Former Center for Public Integrity data editor David Donald, a pioneer and leader in the development of modern computer-assisted reporting worldwide, died Saturday at Reston Hospital Center in Virginia after a year-long battle with cancer. He was 64.
Donald was one of the early and most successful practitioners of data-based, investigative journalism that relied on computer analysis. He became a passionate Pied Piper for such reporting, crisscrossing the United States and indeed the globe, training dozens of other journalists who then helped spread and develop the craft even further. Donald was also known for his calming influence, his sage advice on matters both journalistic and personal, his dry wit, nutty professor appearance and love of a good glass — or two or three — of red wine.
“David was as kind as he was brilliant,” said Center CEO John Dunbar. “He was an evangelist for database investigative reporting and touched so many lives. I learned so much from him. He was my friend, and I will miss him.”
Donald joined the Center for Public Integrity as data editor in 2008 and worked with a variety of teams on some of the Center’s most ground-breaking projects — they included an investigation into the top subprime lenders behind the financial meltdown to the under-reporting of campus sexual assault to the methods Medicare providers used to overcharge the government.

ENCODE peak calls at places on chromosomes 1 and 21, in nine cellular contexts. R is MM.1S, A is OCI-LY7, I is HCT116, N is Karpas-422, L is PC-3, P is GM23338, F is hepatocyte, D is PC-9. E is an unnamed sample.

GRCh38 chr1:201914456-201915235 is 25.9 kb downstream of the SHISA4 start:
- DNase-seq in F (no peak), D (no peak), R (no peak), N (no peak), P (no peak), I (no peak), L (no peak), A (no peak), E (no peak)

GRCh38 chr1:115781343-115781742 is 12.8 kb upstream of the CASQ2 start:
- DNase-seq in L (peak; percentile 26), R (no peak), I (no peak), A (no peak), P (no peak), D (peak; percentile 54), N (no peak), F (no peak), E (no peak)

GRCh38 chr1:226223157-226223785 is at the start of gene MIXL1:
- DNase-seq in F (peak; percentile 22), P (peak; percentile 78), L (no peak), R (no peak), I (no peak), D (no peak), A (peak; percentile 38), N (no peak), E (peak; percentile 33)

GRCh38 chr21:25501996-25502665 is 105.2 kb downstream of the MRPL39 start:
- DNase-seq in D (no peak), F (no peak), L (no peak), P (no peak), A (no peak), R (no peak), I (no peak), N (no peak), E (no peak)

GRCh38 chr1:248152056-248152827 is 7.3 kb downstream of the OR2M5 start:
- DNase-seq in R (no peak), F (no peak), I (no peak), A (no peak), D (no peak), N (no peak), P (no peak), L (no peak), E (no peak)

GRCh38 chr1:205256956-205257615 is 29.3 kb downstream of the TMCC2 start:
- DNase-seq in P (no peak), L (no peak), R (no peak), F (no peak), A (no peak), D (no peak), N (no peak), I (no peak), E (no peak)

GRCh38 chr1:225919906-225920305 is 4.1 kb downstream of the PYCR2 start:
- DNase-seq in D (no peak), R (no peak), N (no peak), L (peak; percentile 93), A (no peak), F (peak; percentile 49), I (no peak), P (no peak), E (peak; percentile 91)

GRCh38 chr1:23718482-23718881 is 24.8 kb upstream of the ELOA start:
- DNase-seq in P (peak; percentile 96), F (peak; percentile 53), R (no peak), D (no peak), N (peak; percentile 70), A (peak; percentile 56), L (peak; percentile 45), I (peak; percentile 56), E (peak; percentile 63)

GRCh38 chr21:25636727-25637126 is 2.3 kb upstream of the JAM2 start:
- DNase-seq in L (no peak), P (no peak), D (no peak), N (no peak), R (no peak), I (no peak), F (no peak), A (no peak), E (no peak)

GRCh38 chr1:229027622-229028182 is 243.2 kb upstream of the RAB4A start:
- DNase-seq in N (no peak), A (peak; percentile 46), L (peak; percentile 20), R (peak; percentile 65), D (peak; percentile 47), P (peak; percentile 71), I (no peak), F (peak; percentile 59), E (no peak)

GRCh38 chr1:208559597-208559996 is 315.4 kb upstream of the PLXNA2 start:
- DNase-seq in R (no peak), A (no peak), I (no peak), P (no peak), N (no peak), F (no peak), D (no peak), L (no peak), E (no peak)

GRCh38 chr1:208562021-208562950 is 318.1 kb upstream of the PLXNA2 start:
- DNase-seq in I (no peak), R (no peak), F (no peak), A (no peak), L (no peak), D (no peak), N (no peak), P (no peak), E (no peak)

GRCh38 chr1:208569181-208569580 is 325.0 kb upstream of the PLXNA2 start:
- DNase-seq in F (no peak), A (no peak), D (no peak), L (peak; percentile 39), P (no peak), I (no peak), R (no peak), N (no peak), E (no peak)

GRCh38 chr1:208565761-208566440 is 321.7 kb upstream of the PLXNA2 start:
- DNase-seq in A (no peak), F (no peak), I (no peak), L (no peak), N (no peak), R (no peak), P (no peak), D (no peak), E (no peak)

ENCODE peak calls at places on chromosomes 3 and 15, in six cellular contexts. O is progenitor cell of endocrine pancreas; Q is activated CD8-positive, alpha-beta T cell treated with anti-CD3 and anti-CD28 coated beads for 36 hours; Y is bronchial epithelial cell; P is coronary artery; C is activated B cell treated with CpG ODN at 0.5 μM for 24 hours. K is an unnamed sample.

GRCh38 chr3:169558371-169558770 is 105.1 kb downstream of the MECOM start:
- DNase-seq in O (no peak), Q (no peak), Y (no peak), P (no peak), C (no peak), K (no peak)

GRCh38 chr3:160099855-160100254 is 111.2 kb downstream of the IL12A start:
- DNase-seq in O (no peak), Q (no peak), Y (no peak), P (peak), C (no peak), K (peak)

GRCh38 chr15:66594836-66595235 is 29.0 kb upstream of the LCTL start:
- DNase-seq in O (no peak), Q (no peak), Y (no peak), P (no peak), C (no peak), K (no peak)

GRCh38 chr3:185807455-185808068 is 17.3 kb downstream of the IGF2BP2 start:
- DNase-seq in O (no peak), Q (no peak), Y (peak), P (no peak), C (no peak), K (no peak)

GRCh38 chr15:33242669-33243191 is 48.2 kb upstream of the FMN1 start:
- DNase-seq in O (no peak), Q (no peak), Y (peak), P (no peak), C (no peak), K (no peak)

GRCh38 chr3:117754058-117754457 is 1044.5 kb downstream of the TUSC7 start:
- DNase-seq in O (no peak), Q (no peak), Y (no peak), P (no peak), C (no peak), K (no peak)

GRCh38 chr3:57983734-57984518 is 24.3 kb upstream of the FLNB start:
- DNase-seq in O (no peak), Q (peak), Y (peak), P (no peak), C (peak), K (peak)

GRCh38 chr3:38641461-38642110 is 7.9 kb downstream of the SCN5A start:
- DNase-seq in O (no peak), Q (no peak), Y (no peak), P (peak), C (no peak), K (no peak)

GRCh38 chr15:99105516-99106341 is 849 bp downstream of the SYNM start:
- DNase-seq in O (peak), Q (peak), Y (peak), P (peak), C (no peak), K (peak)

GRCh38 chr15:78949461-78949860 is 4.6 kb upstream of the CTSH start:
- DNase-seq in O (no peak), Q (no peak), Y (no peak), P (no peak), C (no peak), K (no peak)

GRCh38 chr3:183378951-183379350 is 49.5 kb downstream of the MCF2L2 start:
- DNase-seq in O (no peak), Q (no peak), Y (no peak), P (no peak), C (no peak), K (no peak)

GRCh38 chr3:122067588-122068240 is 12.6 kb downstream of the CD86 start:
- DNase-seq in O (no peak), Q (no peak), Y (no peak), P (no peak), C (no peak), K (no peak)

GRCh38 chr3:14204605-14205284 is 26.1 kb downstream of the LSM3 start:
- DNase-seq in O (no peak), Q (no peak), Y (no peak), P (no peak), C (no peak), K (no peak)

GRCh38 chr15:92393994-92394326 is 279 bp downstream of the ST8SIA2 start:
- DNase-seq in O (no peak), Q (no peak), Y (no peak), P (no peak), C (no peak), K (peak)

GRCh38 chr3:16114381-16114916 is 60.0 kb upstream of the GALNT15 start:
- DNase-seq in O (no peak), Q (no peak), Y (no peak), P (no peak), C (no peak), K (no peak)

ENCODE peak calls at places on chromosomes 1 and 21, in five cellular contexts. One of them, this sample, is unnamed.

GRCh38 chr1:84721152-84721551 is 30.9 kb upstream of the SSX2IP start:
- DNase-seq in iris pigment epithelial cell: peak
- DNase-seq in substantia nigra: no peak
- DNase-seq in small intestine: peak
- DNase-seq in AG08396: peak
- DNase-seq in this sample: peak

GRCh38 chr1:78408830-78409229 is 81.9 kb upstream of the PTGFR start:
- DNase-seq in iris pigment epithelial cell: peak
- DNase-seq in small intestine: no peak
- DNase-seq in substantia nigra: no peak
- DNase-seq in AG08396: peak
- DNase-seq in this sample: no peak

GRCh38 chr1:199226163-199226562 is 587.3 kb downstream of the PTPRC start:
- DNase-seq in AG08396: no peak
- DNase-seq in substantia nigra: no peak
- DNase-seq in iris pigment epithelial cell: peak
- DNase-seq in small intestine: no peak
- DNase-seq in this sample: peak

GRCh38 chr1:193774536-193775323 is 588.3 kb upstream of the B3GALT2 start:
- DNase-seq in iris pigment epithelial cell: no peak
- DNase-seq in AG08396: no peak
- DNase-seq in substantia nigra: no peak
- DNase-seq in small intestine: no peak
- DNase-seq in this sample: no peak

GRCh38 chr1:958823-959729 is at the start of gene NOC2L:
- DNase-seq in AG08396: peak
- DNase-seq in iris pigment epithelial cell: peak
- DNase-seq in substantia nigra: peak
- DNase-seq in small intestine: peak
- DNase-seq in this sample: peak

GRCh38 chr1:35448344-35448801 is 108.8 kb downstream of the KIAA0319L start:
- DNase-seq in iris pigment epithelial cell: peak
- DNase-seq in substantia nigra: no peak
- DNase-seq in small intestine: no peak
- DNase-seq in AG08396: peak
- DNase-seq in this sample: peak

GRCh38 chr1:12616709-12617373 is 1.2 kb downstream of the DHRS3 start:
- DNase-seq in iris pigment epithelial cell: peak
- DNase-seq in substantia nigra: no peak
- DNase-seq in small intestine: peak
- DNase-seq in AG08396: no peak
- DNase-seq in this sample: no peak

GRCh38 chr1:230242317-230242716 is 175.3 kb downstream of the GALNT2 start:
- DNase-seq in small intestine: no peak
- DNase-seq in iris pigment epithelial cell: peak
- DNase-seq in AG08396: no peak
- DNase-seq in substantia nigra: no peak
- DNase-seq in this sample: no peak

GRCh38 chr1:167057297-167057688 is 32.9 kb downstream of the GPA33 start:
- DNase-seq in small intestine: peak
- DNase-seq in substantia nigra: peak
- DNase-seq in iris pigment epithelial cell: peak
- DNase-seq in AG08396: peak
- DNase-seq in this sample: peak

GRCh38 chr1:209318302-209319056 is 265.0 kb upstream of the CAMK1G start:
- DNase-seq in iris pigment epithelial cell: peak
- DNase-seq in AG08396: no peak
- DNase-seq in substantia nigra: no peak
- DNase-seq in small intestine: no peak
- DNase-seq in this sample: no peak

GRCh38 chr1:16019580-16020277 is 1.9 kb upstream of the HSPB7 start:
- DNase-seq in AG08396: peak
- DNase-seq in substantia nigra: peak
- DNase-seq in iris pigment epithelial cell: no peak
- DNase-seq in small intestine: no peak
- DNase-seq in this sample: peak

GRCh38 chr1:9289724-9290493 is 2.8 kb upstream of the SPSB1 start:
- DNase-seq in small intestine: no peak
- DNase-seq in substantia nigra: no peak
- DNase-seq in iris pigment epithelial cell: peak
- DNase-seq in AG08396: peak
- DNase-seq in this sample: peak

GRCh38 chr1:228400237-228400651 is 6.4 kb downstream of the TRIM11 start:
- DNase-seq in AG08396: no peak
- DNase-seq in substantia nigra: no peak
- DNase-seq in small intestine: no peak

Donald’s work with senior investigative reporter Fred Schulte on Medicare billing was twice (in 2012 and 2014) honored with the Philip Meyer Award, widely considered the most prestigious annual award in the world of computer-assisted reporting. Judges called the 2014 entry “superb,” adding that “despite the challenges of dealing with complex and voluminous government data the Center aptly dissected the shocking shortcomings” of the Medicare Advantage program.
Over the course of his career, Donald was also honored with the James K. Batten Award, the Dart Award, the Robert F. Kennedy Award and a Peabody Award.
Prior to joining the Center, Donald served as training director for Investigative Reporters and Editors; it was in that capacity that he spread what he considered the gospel of data-powered reporting, conducting training sessions both domestically and internationally.
Former IRE executive director Brant Houston told the IRE news blog that Donald was a talented trainer “not only of how to use data in journalism, but of how to conduct oneself with kindness, grace, humor and civility in the often rough and irascible world of journalism.”
Donald left the Center for Public Integrity in 2014, and he most recently worked as data editor at the Investigative Reporting Workshop and as data journalist in residence at American University’s School of Communications.
Earlier in his career, Donald was research and project editor at the Savannah Morning News in Georgia. He also taught as an adjunct professor at Northwestern University’s Medill School of Journalism and at Savannah State University. Donald earned a bachelor’s degree in English from Miami University in Ohio and a master’s degree in journalism from Kent State University.
No funeral is planned. Preliminary planning is underway for an event to honor Donald’s life in January at the Investigative Reporting Workshop. The family has asked that donations in Donald’s memory be sent to IRE, where a special fund will be established in his name to further data journalism.